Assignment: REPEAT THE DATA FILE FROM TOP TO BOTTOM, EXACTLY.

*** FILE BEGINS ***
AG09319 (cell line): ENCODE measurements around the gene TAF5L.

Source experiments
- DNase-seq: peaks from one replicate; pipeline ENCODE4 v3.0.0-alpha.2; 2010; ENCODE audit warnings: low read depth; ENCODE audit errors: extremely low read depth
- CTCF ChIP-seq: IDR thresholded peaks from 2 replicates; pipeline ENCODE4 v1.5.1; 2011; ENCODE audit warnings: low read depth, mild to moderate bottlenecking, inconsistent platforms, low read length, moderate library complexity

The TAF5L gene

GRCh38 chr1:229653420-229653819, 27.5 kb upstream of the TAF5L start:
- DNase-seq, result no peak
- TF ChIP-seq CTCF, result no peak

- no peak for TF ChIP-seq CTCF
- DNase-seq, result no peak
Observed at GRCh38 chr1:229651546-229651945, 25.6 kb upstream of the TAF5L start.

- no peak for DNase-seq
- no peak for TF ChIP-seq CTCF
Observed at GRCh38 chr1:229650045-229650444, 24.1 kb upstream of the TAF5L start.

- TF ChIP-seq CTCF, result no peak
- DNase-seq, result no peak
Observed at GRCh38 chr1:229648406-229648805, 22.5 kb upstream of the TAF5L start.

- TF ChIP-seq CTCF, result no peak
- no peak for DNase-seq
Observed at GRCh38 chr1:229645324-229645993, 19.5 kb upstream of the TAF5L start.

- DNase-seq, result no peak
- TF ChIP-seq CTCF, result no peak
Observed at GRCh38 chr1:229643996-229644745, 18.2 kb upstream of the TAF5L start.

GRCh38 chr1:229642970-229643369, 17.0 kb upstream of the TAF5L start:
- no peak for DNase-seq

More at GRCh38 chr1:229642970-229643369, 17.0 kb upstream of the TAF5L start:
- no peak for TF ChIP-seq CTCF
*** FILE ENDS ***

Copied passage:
AG09319 (cell line): ENCODE measurements around the gene TAF5L.

Source experiments
- DNase-seq: peaks from one replicate; pipeline ENCODE4 v3.0.0-alpha.2; 2010; ENCODE audit warnings: low read depth; ENCODE audit errors: extremely low read depth
- CTCF ChIP-seq: IDR thresholded peaks from 2 replicates; pipeline ENCODE4 v1.5.1; 2011; ENCODE audit warnings: low read depth, mild to moderate bottlenecking, inconsistent platforms, low read length, moderate library complexity

The TAF5L gene

GRCh38 chr1:229653420-229653819, 27.5 kb upstream of the TAF5L start:
- DNase-seq, result no peak
- TF ChIP-seq CTCF, result no peak

- no peak for TF ChIP-seq CTCF
- DNase-seq, result no peak
Observed at GRCh38 chr1:229651546-229651945, 25.6 kb upstream of the TAF5L start.

- no peak for DNase-seq
- no peak for TF ChIP-seq CTCF
Observed at GRCh38 chr1:229650045-229650444, 24.1 kb upstream of the TAF5L start.

- TF ChIP-seq CTCF, result no peak
- DNase-seq, result no peak
Observed at GRCh38 chr1:229648406-229648805, 22.5 kb upstream of the TAF5L start.

- TF ChIP-seq CTCF, result no peak
- no peak for DNase-seq
Observed at GRCh38 chr1:229645324-229645993, 19.5 kb upstream of the TAF5L start.

- DNase-seq, result no peak
- TF ChIP-seq CTCF, result no peak
Observed at GRCh38 chr1:229643996-229644745, 18.2 kb upstream of the TAF5L start.

GRCh38 chr1:229642970-229643369, 17.0 kb upstream of the TAF5L start:
- no peak for DNase-seq

More at GRCh38 chr1:229642970-229643369, 17.0 kb upstream of the TAF5L start:
- no peak for TF ChIP-seq CTCF